2. What makes Jack Daniel’s “Jack Daniel’s” – is there a certain character you aim to achieve in your whiskey?
JA: There is no one thing that defines Jack Daniel’s as I think a whiskey will always be the sum of its parts and every piece and part of the process will matter. For Jack Daniel’s, our unique character can be contributed to at least five things; 1. the Cave Spring water that is used to produce every drop of our whiskey, 2. a unique grain bill that is very low in rye as compared to most bourbon style whiskies, 3. a proprietary yeast culture that is only used to make Jack Daniel’s, 4. charcoal mellowing our new distillate through ten feet of hard sugar maple charcoal, and finally 5. being matured to taste in a new toasted and charred oak barrel that we have made for ourselves. This results in a Tennessee Whiskey that ranges from sweet vanilla to toasted oak in character and that is distinctly “Jack Daniel’s”.
3. The Jack Daniel’s mash bill is 80% corn, 12% barley and 8% rye. What character does this composition of grain give whiskey and why do you stick with this mash bill?
JA: The Old No. 7 grain bill has been around a long time and was particularly unique for the era of time that it was introduced, largely due to its low rye content when rye whiskies were more the standard for American whiskey. Being 80% corn on our grain bill contributes to Jack’s sweet notes, 12% malted barley provides for natural starch conversion and adds a light cereal character, and finally the 8% rye gives Jack a slight spice to balance the sweetness of the corn. Even after 150 years, I believe the character of Jack Daniel’s is still as unique among whiskies as it was when it was first introduced.
4. How would you describe Jack Daniel’s distillate character? Before it goes into oak, what does the new make smell and taste like?
JA: Right after distillation, the new make spirit has a grainy aroma and a flavor dominated by corn. The mouth feel is slightly oily. It tends to cling to the palate and its flavors linger well after you swallow it. After charcoal mellowing and before barreling, the distillate is sweet and clean on the palate. Its oily mouth feel is greatly reduced by the mellowing process. Charcoal mellowing acts like a sponge to absorb fatty acids and bitter flavors and therefore “sweetens” the distillate as it travels through the ten feet of hard sugar maple.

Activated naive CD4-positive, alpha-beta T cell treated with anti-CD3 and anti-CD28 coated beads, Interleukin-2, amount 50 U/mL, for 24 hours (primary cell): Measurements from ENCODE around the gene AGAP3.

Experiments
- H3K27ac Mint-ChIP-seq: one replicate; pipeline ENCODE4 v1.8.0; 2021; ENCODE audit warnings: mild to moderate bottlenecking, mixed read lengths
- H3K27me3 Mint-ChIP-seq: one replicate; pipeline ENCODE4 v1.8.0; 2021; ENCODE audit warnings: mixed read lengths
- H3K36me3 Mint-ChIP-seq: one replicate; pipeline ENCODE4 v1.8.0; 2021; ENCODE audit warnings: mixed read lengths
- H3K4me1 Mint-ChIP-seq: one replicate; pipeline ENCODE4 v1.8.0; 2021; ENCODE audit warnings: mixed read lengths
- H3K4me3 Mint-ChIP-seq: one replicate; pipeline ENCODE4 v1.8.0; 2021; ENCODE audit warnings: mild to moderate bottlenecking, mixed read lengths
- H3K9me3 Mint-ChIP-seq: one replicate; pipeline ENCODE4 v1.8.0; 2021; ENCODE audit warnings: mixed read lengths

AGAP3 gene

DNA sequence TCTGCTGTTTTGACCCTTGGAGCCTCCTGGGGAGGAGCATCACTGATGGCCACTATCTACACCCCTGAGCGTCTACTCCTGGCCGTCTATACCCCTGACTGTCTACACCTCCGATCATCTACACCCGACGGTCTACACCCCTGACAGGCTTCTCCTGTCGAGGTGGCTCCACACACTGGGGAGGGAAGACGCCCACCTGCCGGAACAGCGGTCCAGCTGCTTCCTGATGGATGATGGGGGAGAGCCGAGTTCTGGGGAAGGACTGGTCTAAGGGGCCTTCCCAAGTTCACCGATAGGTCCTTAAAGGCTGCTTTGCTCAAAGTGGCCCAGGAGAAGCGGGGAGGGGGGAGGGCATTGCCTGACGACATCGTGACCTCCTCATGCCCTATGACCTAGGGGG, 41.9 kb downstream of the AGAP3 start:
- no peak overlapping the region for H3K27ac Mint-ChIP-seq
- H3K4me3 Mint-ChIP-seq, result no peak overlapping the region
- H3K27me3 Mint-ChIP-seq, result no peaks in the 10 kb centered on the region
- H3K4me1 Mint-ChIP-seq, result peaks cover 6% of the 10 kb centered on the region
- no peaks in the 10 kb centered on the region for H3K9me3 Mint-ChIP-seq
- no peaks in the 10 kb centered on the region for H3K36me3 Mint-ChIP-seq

5. Your website says: ‘rather than double or triple-distillation, we vaporize and condense our whiskey only once’. How does this work?
JA: All of our distillation columns are equipped with doublers, so although we make a single pass through our distillation system, the spirit will vaporize and condense twice as it travels through. This type of distillation system design gives us excellent control of the distillate’s proof (ABV), and results in a very consistent product character over time.
6. The Jack Daniel’s Single Barrel Rye is your first new grain bill in 150 years. Why has this taken so long and what was the inspiration?
JA: Jack Daniel’s spent many years on allocation, meaning we couldn’t make enough of our Old No. 7 grain bill for almost 25 years. As our capacity has caught up with demand, it has afforded us the opportunity to explore new whiskies and new grain bills. We were interested in making a rye whiskey that would be different than those already in the market. By choosing a 70 percent rye content and applying a charcoal mellowing process to the distillate, we feel that we have succeeded in doing so. Even though our rye whiskey is less sweet and more spicy in character than the original Old No 7 grain bill, there is still something familiar about its flavor that tells you it is a Jack Daniel’s Whiskey.
7. What occurs in a typical day for a Master Distiller at Jack Daniel’s?
JA: One of the things I love about my job is that there is no “typical day”. I spend 80% of my time in Lynchburg where I oversee all of the Jack Daniel’s whiskey making process, insuring the quality and consistency that our friends have come to expect from us. In addition to this, I will travel the globe 50-60 days a year to meet with fans of Jack Daniel’s in their home market. I’ve been able to visit 35 countries in the last nine years, and I hope to be able to visit many more countries that enjoy Jack Daniel’s before I retire.
Thank you Jeff Arnett for taking the time to answer my questions.